Policemen walk the site where a truck drove into a crowd watching a fireworks display on the Promenade des Anglais seafront in the French Riviera town of Nice on July 15, 2016.

Valery Hache/AFP/Getty Images

Hollande told reporters Friday that about 50 people were still “between life and death” after the attack.

Politicians said the truck knocked over and crushed pedestrians over a distance of two kilometres (1 1/4 miles). Broadcast footage showed a scene of horror along Nice’s famous promenade, with broken bodies splayed on the asphalt, some piled near one another, others bleeding onto the roadway or twisted into unnatural shapes.

VIDEO: ‘We were just there’: Edmonton women in Nice, France hours before truck attack

The regional president, Christian Estrosi, told BFM TV that “the driver fired on the crowd, according to the police who killed him.” He said more than 10 children were among the dead, which also included two Americans, Moroccans and Armenians and one person each from Russia, Switzerland and Ukraine.

Some people tried to escape into the water when they saw the careening truck, according to Eric Ciotti, a lawmaker who represents Nice.

“A person jumped onto the truck to try to stop it,” Ciotti told Europe 1 radio. “It’s at that moment that the police were able to neutralize this terrorist. I won’t forget the look of this policewoman who intercepted the killer.”

People cross the street with their hands on their heads as a French soldier secures the area after a truck drove into a crowd celebrating the Bastille Day killing at least 80 people along the Promenade des Anglais in Nice, France.

REUTERS/Jean-Pierre Amet

Flags were lowered to half-staff in Nice, Paris, Brussels and many capitals across Europe. Hollande announced a three-month extension to the state of emergency imposed after the Nov. 13 attacks on Paris that killed 130 victims and the government declared three days of national mourning to begin Saturday.

Estrosi said some of the city’s 1,200 security cameras had pinpointed the moment the attacker boarded the truck, far from the seaside “in the hills of Nice” and could follow his path to the promenade. Estrosi called for the investigation to focus on any accomplices.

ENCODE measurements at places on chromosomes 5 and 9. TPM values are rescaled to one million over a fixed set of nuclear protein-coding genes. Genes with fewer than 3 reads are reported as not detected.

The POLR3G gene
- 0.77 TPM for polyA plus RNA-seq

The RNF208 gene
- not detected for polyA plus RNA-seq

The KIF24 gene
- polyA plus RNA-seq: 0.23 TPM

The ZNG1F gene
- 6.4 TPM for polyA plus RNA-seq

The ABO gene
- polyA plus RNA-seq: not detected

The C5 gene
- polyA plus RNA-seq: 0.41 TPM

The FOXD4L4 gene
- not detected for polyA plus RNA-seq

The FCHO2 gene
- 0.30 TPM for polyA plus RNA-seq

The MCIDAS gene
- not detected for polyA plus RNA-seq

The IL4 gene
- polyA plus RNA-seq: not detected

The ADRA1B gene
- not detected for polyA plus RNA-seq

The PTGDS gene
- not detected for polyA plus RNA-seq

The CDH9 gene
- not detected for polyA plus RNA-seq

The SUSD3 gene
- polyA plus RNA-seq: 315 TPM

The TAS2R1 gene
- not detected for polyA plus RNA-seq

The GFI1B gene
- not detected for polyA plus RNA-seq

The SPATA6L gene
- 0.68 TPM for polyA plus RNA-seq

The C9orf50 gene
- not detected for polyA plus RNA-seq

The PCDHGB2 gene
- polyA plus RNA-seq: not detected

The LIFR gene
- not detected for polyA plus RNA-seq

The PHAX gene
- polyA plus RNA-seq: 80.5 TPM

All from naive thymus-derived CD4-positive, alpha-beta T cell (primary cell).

“Attacks aren’t prepared alone. Attacks are prepared with accomplices,” Estrosi said. “There is a chain of complicity. I expect it to be unveiled, discovered and kept up to date.”

READ MORE: World reacts to Nice attack: ‘Canadians are shocked by tonight’s attack’

France has lived with soldiers in the streets since the Nov. 13 attacks in Paris, and much of the country experienced increased security during the monthlong European football championship that concluded July 10.

Damien Allemand, a journalist for the Nice-Matin newspaper who was at the waterside, said the fireworks display had finished and the crowd had got up to leave when they heard a noise and cries.

“A fraction of a second later, an enormous white truck came along at a crazy speed, turning the wheel to mow down the maximum number of people,” he wrote in an online account. “I saw bodies flying like bowling pins along its route. Heard noises, cries that I will never forget.”

On video, one person could be heard yelling, “Help my mother, please!” A pink girl’s bicycle was overturned by the side of the road.

VIDEO: People running through the streets in Nice, France after apparent attack

Hollande said, despite the attack, France would bolster its presence in Iraq and Syria, where he said earlier that military advisers would be on the ground to help Iraqis take back the Islamic State stronghold of Mosul.

A picture taken through the gate shows French Republican guards placing the French flag at half-staff at the Elysee presidential Palace, in Paris, on July 15, 2016 as French government announced a three days of national mourning after the attack in Nice.

Christophe Petit Tesson/AFP/Getty Images

In Washington, the U.S. State Department confirmed that two Americans were among the dead and President Barack Obama condemned what “appears to be a horrific terrorist attack.”

READ MORE: Nice attack: how to find information on loved ones

Sean Copeland, 51, and his son Brodie, 11, of Lakeway, Texas, were on a European summer vacation that began with the running of the bulls in Spain.

“We are heartbroken and in shock over the loss of Brodie Copeland, an amazing son and brother who lit up our lives, and Sean Copeland, a wonderful husband and father,” the Copeland family said in a statement. “They are so loved.”

VIDEO: French President Francois Hollande says France will step up efforts to hit terrorists

European Council President Donald Tusk said it was a “tragic paradox” that the victims of the attack in Nice were celebrating “liberty, equality and fraternity”- France’s motto – on the country’s national day.

France, one of the world’s top tourist destinations, has long known it is a top target for the Islamic State group. In September 2014, then-IS spokesman Abu Mohammed al-Adnani referred to “the filthy French,” telling Muslims within the country to attack them in any way they could, including “crush them with your car.”

France is also Islamic State’s biggest source for European recruits. Nice itself was home to a prolific producer of French-language jihadist recruitment videos, Omar Omsen, who is now fighting in Syria.

LIVE UPDATES: Attack in Nice, France kills at least 84

© 2016 The Canadian Press

Report an error

Comments

Comments closed.

Due to the sensitive and/or legal subject matter of some of the content on globalnews.ca, we reserve the ability to disable comments from time to time.

Please see our Commenting Policy for more.